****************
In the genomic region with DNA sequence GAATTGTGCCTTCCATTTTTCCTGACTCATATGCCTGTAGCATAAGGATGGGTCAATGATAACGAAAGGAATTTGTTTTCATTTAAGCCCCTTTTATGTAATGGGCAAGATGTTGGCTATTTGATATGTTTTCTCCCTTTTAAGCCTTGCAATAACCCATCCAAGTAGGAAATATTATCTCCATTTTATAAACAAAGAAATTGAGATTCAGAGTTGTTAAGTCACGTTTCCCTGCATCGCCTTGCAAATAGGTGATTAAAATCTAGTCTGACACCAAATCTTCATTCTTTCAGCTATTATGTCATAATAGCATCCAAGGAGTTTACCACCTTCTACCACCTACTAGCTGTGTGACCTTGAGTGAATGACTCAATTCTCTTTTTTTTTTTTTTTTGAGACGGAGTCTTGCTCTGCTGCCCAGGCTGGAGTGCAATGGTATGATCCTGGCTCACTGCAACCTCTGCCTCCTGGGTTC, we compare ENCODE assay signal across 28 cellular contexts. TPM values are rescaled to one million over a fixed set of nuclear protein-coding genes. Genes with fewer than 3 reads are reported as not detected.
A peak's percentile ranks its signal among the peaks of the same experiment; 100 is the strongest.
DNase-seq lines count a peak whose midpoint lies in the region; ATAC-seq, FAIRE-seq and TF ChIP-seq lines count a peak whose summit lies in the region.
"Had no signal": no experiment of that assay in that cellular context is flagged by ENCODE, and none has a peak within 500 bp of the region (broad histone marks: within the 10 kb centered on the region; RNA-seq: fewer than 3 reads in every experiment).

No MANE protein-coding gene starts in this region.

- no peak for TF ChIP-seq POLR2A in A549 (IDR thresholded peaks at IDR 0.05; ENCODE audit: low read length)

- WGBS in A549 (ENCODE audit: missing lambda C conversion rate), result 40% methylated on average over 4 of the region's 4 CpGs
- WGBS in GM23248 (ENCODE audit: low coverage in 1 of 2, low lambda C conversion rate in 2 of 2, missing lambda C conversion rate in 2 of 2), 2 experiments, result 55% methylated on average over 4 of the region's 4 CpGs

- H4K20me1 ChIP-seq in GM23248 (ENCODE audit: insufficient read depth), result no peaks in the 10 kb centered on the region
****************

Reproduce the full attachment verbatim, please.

In the genomic region with DNA sequence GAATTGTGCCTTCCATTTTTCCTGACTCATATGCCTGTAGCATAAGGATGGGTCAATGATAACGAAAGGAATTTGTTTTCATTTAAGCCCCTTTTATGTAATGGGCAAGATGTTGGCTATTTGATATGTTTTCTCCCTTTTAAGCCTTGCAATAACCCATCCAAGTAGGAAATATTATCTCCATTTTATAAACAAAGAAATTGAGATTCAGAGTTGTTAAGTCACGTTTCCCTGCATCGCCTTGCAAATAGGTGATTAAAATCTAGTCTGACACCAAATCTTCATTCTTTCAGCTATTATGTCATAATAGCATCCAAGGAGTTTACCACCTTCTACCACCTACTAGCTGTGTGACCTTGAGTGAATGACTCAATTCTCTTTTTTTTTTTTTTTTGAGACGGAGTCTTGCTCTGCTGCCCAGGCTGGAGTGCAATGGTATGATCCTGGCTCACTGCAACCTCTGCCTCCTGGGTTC, we compare ENCODE assay signal across 28 cellular contexts. TPM values are rescaled to one million over a fixed set of nuclear protein-coding genes. Genes with fewer than 3 reads are reported as not detected.
A peak's percentile ranks its signal among the peaks of the same experiment; 100 is the strongest.
DNase-seq lines count a peak whose midpoint lies in the region; ATAC-seq, FAIRE-seq and TF ChIP-seq lines count a peak whose summit lies in the region.
"Had no signal": no experiment of that assay in that cellular context is flagged by ENCODE, and none has a peak within 500 bp of the region (broad histone marks: within the 10 kb centered on the region; RNA-seq: fewer than 3 reads in every experiment).

No MANE protein-coding gene starts in this region.

- no peak for TF ChIP-seq POLR2A in A549 (IDR thresholded peaks at IDR 0.05; ENCODE audit: low read length)

- WGBS in A549 (ENCODE audit: missing lambda C conversion rate), result 40% methylated on average over 4 of the region's 4 CpGs
- WGBS in GM23248 (ENCODE audit: low coverage in 1 of 2, low lambda C conversion rate in 2 of 2, missing lambda C conversion rate in 2 of 2), 2 experiments, result 55% methylated on average over 4 of the region's 4 CpGs

- H4K20me1 ChIP-seq in GM23248 (ENCODE audit: insufficient read depth), result no peaks in the 10 kb centered on the region